Photo collection from Italian Somaliland. Shown are the visit by the head of the Italian Red Cross, Principessa di Piemonte (1906-2001 and last queen of Italy for 35 days). Also shown are the monument by Governor Santini to the fallen in Somalia, August 30, 1936. Rare photos of Somalis ascaris artillery at Harar, desert convoy, market in Geba Geba, camel caravan, arc of triumph in Mogadishu, local Somali village, Mogadishu port, indigenous “muslims”, Italians with locals, “negroes” of Harar, nice snap of downtown Aden, village in the hinterland, church in Harar, soldiers with local children, Somali women posing for the camera,another monument to the fallen in Mogadishu, camels receiving water, Italian fort, fascist structure, Somali ascaris, more The photographer travelled to Mogadishu aboard the “Eritrea” late March, 1936. 62 photos, roughly half with captions. N SOLD
Photo collection mainly of the visit of King Victor Emmanuel III and General Emilio de Bono to Mogadishu in November 1924. Shown are Governor Cesare Maria De Vecchi (Governor from 1923-1928), the inauguration of a gymnasium in the name of De Bono, nice shots of the king and De Bono, at the tomb of Duca Abruzzi, inspecting decorated Somali irregulars from previous wars. Also shown are images of Governor Maurizio Rava (Governor from 1931-1935) in 1932, Somali regular troops on parade in Mogadishu, dubats, aerial view of Mogadishu. 42 photos in all. Some with captions and dates. SOLD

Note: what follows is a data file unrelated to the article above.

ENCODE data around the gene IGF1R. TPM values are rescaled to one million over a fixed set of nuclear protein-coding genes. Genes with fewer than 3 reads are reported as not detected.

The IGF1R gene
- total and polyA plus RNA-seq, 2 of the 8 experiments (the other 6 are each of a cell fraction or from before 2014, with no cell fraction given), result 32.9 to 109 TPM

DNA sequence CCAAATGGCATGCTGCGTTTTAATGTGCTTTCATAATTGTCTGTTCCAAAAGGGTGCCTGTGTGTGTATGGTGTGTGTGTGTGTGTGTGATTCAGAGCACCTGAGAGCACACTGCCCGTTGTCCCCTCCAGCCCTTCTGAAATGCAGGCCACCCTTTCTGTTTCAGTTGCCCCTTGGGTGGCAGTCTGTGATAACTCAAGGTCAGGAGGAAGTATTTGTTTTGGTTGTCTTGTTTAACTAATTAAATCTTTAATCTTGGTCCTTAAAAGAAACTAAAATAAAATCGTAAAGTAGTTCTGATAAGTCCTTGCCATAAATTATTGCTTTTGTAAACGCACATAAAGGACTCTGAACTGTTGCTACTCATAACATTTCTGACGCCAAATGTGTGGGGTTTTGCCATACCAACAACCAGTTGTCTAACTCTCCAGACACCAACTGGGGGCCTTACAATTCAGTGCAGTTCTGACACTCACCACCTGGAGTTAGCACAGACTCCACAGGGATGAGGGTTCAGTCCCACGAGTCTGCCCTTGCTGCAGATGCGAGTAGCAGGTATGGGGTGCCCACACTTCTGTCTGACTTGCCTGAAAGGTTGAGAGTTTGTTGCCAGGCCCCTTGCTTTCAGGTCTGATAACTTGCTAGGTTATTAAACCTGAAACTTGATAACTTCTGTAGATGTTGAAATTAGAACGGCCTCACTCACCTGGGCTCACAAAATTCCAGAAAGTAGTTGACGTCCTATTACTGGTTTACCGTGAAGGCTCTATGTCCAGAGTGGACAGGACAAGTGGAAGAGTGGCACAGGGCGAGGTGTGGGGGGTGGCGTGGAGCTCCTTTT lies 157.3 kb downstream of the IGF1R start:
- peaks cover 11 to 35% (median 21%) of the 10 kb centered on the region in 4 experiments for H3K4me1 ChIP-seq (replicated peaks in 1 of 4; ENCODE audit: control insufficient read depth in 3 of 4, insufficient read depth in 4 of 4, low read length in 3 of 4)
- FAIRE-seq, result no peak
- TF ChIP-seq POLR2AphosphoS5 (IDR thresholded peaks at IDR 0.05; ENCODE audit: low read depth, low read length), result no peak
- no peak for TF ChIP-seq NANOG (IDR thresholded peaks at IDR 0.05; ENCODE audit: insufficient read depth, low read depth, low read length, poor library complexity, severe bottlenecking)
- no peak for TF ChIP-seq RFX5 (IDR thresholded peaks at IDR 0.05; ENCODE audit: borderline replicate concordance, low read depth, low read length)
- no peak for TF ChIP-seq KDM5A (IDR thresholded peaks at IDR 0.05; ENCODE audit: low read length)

Photo collection from the research division of AGIP looking for oil in Italian Somaliland in 1936 in the Dolo and Bulo-Burti areas of the new province created by the union of Italian Somaliland with the Somali – speaking area of Ethiopia. 32 photos in all. N
Note: AGIP (Azienda Generale Italiana Petroli) was established in 1926 by royal decree to conduct all activities relating to industry and the commerce of petroleum;
It experienced difficulties after the crisis of 1929, but began to flourish in the 1930s. In 1933, a new law was issued in the field of protectionist refineries and AGIP could operate with greater ease in this area. However, because of the costs of supporting colonial campaigns, AGIP had to cancel some foreign investments, in particular it had to abandon their exploration campaigns in Iraq. The mission to Somaliland in 1936 was hoping to find oil and in so doing help pay for the enormous cost of Italys colonies in East Africa.